When I posted this I got a few emails from first mothers in response. The conversations that followed were great (from my perspective, anyway) as I am always eager to meet and talk to first moms about their experience of adoption. It's hard for me to understand adoptive parents who don't feel this way. As I see it, the stories and experiences of first parents enhance my understanding of my child and I am endlessly interested in my child and understanding her is sort of my more-than-full-time job, so bring it on.
But in those conversations I became convinced that I needed to shore up some of the ideas in that original post, as it was not clear in some respects. So here you have it.
One issue that kept coming up with the birth mothers I talked to was the idea that I said I was opposed to adoption reform, while in all other respects sounding very much like a reformer at heart. And I guess it's true that I am pro adoption reform. But when I wrote that post, I was coming away from reading some "reform" proposals that I strongly disagreed with.
One example was a requirement that first parents wait 30 days before being able to sign a relinquishment of their children. I don't agree with that, because not unlike waiting periods required for abortions, I think it puts a hardship on the woman who is trying to make a decision for herself and her child. In Nat's mother's case, such a requirement would have made adoption very difficult if not impossible to choose. I don't think putting a child in foster care for 30 days (one suggestion to protect adoptive parents from disappointment) is something many first mothers want and I don't think requiring a mother to take her baby home is fair, since this is not really possible for some women.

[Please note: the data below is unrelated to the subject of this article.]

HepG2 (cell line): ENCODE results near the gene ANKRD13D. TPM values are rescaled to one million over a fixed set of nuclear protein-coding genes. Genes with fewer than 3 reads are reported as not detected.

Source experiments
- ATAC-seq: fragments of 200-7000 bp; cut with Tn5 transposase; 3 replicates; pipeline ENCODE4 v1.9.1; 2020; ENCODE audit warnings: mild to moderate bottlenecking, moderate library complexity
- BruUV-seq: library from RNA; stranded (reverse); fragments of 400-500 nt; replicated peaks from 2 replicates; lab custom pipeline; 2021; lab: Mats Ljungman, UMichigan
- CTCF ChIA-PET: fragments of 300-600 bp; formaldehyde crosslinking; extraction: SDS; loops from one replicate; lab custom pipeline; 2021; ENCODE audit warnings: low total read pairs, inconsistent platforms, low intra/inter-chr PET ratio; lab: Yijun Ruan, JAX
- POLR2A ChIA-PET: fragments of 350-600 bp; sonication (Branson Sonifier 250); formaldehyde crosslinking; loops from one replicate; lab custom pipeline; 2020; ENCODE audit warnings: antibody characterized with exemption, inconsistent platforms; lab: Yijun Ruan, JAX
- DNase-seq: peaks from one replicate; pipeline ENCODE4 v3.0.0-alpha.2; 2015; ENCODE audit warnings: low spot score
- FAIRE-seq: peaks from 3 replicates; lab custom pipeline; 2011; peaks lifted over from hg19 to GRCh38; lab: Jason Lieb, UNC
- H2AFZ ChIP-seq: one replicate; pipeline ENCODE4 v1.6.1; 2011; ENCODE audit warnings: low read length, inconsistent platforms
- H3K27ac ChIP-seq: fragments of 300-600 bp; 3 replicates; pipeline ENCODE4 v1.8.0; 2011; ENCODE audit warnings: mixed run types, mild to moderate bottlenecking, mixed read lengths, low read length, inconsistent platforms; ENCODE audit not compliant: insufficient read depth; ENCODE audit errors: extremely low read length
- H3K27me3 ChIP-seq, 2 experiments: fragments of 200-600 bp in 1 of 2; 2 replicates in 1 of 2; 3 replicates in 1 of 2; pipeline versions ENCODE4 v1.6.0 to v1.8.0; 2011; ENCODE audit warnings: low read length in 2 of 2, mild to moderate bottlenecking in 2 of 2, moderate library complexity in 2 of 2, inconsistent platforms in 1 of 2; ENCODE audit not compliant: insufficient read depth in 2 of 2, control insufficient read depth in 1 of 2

In chatting about this with one first mother, I agreed with her that having a 30 day revocation period seems like a great idea instead. If a woman could sign a relinquishment that automatically took effect 30 days later, without any special effort on her part, but in the meantime, she could, with a phone call, revoke the relinquishment, that would give her time to think without putting an undue burden on her to return to court, actively parent for a month or other difficulties. I realize that this would put adoptive parents in a scary place for a month, but it's a risk I would certainly be willing to take in order to bring more justice to the equation of adoption.
Another example of "reform" I read recently suggested that all adoption should be abolished and children whose first parents could not care for them should be placed in some kind of permanent guardianship with a foster family who would not legally be allowed to change the child's name. It is impossible for me to begin to agree that putting a child in permanent identity limbo--you aren't really part of your biological family and you aren't really part of the family raising you--could be in a child's best interest. This idea was raised by a disgruntled adult adoptee. Whatever identity issues some adult adoptees may face, I can't imagine the issues would be less under the suggested circumstances!
In our case, Nat has four names representing 1) her African American heritage 2) her birth mother's maternal line 3) our paternal lines 4) our maternal lines. When she is grown, she can pick and choose if she likes and take up any of the identities available. I realize not all adoptive parents necessarily choose to name their children this way, but I think naming needs to remain an option for adoptive families.